While iOS games seem to overflow the App Store, very few of them are music-related. Usually, the most common of these are rhythm games, and while fun, they do little to add something to the musical knowledge of the player. Even worse, the ones that do tend to be, are either boring and unoriginal.
This is exactly the opposite of what Musyc for iPhone brings to the table with a mix of rhythm and music elements that makes it not only fun for everyone, but actually an excellent choice for those taking their first steps into the music realm.
Here’s a better look at Musyc and what makes it special.
The first thing that you will notice upon opening Musyc is its ultra-modern and colorful style dominated by shapes and objects. And these items are what the game is all about: Each of them represents a sound or musical element that you will need to organize and arrange on the screen to create melodies.
The game’s main shapes are the circle, the square, the triangle and the rectangle. The first three produce different sounds, while the last one takes care of the rhythm, which gives pacing to the entire melody. When placing an object on the screen, you can drag it around and make it interact with other objects. You can also zoom in and out on the screen, allowing you to tweak the little details of your melodies, as well as to create larger works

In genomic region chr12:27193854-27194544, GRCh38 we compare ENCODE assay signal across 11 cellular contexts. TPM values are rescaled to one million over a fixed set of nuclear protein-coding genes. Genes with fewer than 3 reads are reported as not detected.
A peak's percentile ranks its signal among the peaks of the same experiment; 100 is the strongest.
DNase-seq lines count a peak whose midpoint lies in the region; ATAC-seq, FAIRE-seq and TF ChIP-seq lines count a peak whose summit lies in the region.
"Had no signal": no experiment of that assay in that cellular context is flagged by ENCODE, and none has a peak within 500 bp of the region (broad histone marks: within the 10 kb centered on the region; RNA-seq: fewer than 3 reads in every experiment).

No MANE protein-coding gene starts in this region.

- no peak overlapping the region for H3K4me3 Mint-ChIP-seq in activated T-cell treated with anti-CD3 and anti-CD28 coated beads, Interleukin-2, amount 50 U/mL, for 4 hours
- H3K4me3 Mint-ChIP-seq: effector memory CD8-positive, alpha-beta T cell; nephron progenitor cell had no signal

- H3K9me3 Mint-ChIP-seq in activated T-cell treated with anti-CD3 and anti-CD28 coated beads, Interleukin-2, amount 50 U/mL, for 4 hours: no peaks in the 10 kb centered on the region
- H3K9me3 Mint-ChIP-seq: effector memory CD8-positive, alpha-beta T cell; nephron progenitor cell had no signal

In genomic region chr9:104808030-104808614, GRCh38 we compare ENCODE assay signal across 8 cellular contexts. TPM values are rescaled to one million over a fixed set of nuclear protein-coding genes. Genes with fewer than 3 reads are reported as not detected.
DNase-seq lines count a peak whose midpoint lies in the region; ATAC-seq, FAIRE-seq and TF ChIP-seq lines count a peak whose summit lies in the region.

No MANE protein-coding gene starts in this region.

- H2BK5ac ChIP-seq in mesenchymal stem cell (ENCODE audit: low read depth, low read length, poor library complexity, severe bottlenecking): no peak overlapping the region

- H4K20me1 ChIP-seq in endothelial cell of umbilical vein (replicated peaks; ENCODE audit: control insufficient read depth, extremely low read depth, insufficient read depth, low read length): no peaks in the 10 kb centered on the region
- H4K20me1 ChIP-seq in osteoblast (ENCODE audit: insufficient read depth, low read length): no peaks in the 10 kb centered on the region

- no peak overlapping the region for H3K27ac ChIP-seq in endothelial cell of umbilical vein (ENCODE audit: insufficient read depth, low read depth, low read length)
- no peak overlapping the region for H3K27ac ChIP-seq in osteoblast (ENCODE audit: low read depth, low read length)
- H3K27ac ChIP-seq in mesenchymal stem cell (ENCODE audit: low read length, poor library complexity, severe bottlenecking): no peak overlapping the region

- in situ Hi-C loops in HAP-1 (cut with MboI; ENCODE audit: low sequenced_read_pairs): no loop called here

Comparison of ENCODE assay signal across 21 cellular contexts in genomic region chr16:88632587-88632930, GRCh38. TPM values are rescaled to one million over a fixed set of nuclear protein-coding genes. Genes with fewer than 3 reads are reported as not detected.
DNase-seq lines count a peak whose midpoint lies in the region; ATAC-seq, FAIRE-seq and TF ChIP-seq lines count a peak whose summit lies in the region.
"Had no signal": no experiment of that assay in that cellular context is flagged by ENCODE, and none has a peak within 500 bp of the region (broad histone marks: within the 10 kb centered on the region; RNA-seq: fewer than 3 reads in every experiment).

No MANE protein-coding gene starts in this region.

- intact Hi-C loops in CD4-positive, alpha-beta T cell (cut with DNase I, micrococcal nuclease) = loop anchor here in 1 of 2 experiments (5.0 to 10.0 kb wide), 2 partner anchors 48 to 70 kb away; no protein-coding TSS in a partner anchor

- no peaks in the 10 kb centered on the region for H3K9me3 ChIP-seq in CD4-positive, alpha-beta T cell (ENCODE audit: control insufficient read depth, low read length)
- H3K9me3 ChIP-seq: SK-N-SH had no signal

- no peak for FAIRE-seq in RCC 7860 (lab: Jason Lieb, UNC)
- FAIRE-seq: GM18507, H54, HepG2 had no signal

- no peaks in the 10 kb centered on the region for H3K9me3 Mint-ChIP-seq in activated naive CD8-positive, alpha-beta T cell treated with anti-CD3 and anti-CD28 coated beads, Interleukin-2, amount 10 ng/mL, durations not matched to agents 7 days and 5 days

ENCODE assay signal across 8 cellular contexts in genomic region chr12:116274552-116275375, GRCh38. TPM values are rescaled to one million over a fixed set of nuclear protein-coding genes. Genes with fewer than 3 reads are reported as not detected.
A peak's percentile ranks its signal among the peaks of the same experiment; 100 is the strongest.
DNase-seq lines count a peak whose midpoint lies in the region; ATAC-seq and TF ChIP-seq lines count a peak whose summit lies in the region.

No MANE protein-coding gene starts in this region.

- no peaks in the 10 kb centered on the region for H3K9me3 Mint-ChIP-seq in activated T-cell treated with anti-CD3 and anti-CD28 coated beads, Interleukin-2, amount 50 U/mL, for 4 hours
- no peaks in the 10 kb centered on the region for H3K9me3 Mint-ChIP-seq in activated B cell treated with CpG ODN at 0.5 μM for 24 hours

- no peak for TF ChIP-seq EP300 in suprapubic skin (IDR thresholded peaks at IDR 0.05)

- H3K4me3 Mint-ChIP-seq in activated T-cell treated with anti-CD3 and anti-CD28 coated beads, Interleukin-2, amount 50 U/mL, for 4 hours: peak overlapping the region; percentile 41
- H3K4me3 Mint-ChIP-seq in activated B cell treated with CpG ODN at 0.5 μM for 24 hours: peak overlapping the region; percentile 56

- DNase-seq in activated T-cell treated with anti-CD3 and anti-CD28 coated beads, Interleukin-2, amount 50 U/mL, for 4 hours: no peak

Additionally, there are more advanced shapes like Lines, where other objects can bounce off of, Strings, Black Holes, Planets, Bumpers and more. All of these interact with the main objects to accomplish more elaborate sounds.
On top of that, an on-screen Properties menu is always at hand to tweak any aspect of the elements on the screen, like the size of the objects (which affects the strength of the note they play), their individual sound, their positioning and such.
If playing to create a new melody from scratch proves too challenging, Musyc also provides pre-made sound kits with specific styles to get you started. I found these to be quite useful and varied in range.
In similar fashion, the game offers a series of advanced features, like the ability to use a Mixer, a Sequencer, or to add effects to your music. Once you are done creating melodies with Musyc, the game also allows you to export your tunes in different ways, including Dropbox, SoundCloud, AudioCopy and iTunes via WAV and AAC files.
One of the aspects that makes Musyc such a great music-learning title is that it can be as complex or as simple as you want it to be. Want to create an elaborate tune of varying speeds and full of effects? No problem. What about a simple two-note tune to use as a ringtone? Just as simple. The game is balanced enough to blend a series of musical elements and turn them into something fun, and it makes learning the basic aspects of music an extremely rewarding task.
If you are into music or would like to learn the basics of it, make sure to try this one out.
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